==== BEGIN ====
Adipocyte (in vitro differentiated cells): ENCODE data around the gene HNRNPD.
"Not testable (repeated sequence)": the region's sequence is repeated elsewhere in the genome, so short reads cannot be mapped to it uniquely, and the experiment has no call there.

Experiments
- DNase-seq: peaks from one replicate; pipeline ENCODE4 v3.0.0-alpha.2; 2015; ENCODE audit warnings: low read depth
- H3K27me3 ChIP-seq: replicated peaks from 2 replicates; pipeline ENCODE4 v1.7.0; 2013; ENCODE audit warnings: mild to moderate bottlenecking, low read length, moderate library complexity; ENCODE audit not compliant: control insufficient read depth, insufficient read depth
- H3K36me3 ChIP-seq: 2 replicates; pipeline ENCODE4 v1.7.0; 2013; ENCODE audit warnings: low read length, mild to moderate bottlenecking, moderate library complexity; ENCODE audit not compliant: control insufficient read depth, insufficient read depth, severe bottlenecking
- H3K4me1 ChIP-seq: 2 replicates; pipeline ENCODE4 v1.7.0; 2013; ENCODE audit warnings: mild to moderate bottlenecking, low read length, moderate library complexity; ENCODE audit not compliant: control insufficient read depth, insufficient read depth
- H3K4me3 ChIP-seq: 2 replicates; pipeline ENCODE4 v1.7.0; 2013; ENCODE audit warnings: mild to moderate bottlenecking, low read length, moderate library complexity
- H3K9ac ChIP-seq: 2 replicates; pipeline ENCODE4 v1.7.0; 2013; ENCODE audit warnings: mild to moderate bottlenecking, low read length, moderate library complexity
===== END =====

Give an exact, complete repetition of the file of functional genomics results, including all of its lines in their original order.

Adipocyte (in vitro differentiated cells): ENCODE data around the gene HNRNPD.
"Not testable (repeated sequence)": the region's sequence is repeated elsewhere in the genome, so short reads cannot be mapped to it uniquely, and the experiment has no call there.

Experiments
- DNase-seq: peaks from one replicate; pipeline ENCODE4 v3.0.0-alpha.2; 2015; ENCODE audit warnings: low read depth
- H3K27me3 ChIP-seq: replicated peaks from 2 replicates; pipeline ENCODE4 v1.7.0; 2013; ENCODE audit warnings: mild to moderate bottlenecking, low read length, moderate library complexity; ENCODE audit not compliant: control insufficient read depth, insufficient read depth
- H3K36me3 ChIP-seq: 2 replicates; pipeline ENCODE4 v1.7.0; 2013; ENCODE audit warnings: low read length, mild to moderate bottlenecking, moderate library complexity; ENCODE audit not compliant: control insufficient read depth, insufficient read depth, severe bottlenecking
- H3K4me1 ChIP-seq: 2 replicates; pipeline ENCODE4 v1.7.0; 2013; ENCODE audit warnings: mild to moderate bottlenecking, low read length, moderate library complexity; ENCODE audit not compliant: control insufficient read depth, insufficient read depth
- H3K4me3 ChIP-seq: 2 replicates; pipeline ENCODE4 v1.7.0; 2013; ENCODE audit warnings: mild to moderate bottlenecking, low read length, moderate library complexity
- H3K9ac ChIP-seq: 2 replicates; pipeline ENCODE4 v1.7.0; 2013; ENCODE audit warnings: mild to moderate bottlenecking, low read length, moderate library complexity